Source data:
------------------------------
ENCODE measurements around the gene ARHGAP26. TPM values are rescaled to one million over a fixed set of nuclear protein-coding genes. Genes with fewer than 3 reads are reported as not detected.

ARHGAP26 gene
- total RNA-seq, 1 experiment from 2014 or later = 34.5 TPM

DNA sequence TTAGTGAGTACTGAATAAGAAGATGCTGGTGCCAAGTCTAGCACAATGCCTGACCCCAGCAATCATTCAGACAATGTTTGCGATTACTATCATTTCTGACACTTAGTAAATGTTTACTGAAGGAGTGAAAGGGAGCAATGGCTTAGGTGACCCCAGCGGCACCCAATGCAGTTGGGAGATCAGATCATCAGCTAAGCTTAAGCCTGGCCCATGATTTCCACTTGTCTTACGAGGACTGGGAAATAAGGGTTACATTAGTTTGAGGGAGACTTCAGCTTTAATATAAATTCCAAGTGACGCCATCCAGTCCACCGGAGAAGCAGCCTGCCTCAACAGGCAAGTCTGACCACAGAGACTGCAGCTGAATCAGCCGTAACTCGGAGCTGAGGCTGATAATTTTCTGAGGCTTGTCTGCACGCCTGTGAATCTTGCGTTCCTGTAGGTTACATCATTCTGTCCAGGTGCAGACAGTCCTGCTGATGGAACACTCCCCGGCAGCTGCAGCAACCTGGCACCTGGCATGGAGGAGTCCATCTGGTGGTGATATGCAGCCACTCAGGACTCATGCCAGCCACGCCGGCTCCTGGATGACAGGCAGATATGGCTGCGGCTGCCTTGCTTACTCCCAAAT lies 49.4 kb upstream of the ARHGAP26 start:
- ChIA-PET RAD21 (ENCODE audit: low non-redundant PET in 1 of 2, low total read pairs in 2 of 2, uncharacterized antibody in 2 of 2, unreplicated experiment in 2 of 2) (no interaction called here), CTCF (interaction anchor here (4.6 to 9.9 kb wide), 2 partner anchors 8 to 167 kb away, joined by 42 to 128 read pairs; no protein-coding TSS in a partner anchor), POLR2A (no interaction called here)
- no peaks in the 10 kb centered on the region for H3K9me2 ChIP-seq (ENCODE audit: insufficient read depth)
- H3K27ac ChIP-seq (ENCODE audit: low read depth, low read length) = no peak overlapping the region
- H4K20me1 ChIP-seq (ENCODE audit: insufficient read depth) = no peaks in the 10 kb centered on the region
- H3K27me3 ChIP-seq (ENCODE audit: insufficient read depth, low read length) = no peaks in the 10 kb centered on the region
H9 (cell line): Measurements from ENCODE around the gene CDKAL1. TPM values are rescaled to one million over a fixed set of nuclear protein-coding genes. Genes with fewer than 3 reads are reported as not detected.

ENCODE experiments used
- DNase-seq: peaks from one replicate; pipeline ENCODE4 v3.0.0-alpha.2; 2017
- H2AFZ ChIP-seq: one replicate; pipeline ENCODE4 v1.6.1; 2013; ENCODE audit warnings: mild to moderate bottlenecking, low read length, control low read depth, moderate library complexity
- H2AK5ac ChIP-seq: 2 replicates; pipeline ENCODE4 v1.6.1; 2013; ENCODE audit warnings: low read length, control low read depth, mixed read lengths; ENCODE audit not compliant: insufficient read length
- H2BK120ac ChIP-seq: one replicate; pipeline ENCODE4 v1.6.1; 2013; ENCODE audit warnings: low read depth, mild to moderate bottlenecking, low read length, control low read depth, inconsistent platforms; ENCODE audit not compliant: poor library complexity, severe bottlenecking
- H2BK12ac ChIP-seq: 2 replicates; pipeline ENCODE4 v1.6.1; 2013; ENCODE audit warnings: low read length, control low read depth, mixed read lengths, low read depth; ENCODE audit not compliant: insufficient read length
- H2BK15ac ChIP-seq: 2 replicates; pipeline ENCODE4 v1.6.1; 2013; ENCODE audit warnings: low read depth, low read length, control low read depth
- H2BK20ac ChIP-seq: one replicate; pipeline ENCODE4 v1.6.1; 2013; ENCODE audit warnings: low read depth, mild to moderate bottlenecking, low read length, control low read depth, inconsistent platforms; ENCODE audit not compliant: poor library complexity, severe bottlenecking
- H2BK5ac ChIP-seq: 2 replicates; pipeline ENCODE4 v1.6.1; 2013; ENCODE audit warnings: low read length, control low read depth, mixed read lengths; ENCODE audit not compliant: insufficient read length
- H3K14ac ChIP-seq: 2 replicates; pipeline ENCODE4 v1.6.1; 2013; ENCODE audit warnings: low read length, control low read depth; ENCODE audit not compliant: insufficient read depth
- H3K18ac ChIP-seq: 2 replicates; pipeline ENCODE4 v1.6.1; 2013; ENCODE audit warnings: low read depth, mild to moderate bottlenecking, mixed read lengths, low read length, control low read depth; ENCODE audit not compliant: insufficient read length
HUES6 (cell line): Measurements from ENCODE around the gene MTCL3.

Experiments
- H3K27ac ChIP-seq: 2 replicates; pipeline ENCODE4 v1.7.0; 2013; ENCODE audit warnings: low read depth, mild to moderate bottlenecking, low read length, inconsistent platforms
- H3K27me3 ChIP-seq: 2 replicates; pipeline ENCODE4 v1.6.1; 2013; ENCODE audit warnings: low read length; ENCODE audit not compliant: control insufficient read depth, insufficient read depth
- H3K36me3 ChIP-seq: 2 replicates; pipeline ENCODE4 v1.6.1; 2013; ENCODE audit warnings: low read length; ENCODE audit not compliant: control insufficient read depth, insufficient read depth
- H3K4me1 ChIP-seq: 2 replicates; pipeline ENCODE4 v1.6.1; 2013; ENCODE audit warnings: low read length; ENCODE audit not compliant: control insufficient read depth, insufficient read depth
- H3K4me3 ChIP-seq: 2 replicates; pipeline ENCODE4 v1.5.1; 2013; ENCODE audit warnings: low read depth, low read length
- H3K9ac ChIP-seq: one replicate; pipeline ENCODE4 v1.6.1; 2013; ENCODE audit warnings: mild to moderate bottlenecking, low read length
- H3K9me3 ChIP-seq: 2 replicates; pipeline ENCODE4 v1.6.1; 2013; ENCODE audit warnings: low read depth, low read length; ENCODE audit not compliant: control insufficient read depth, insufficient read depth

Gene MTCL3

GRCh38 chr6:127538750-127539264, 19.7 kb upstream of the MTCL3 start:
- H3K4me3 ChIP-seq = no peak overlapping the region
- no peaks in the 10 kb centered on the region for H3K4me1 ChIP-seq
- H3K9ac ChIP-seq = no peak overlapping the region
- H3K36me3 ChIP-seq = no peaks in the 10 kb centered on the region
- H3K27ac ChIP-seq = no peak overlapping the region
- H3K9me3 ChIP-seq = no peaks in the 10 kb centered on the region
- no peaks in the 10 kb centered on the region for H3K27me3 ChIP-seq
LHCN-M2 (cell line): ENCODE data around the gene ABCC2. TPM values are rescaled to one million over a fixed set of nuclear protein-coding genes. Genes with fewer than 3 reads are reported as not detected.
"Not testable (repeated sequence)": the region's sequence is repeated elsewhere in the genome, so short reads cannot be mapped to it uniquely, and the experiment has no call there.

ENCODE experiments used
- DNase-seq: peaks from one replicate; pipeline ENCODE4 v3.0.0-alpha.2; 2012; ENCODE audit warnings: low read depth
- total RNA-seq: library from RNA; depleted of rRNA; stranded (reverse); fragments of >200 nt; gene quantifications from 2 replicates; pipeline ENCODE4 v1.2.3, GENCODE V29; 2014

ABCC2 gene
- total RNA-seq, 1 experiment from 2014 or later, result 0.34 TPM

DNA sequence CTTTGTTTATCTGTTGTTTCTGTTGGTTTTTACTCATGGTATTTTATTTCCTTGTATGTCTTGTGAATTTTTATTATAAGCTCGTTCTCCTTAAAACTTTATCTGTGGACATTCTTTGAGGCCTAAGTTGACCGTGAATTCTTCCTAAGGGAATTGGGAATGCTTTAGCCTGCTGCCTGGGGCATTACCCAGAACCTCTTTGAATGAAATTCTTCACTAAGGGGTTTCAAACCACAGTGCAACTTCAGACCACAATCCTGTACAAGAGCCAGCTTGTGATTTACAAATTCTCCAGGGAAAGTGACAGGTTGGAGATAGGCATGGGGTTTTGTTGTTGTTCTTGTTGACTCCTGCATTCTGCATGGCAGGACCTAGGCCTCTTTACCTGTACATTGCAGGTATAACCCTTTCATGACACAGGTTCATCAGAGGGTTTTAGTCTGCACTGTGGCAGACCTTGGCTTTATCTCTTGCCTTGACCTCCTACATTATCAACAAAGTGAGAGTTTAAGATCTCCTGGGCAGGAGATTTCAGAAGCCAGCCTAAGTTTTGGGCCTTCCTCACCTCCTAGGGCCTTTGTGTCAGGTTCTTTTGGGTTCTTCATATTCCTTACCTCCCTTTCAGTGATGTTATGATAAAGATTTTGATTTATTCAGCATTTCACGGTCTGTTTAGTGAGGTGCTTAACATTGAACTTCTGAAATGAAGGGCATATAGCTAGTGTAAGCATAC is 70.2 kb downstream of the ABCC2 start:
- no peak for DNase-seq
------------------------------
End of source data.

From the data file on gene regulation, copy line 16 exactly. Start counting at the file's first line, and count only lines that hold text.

- H2BK12ac ChIP-seq: 2 replicates; pipeline ENCODE4 v1.6.1; 2013; ENCODE audit warnings: low read length, control low read depth, mixed read lengths, low read depth; ENCODE audit not compliant: insufficient read length